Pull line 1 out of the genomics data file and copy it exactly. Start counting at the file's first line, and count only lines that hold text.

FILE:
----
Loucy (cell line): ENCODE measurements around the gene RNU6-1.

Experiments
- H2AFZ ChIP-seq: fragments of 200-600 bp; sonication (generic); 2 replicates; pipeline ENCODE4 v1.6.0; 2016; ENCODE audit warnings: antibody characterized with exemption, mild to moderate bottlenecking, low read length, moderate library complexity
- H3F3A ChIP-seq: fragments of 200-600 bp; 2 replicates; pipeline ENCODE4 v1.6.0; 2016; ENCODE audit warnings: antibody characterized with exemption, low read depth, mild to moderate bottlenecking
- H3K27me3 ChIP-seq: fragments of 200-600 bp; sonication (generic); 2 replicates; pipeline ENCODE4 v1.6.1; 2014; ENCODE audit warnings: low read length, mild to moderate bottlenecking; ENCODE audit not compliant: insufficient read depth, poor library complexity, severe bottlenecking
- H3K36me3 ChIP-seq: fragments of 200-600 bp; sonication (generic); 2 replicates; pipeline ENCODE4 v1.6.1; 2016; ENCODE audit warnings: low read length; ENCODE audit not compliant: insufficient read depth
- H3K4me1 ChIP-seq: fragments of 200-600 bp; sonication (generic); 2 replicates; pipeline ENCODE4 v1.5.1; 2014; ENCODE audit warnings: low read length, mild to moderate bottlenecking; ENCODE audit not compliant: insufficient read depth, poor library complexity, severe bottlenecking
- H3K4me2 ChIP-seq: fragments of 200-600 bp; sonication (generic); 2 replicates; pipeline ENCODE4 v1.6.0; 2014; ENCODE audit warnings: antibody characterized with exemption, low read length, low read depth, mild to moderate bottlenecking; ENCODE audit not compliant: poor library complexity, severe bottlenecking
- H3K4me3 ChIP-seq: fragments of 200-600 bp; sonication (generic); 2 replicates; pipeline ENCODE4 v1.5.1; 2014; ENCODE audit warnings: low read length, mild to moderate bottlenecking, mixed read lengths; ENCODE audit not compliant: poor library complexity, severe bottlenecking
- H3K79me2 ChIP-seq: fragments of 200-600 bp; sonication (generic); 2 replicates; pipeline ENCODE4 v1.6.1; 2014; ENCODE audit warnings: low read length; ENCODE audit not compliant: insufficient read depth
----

Loucy (cell line): ENCODE measurements around the gene RNU6-1.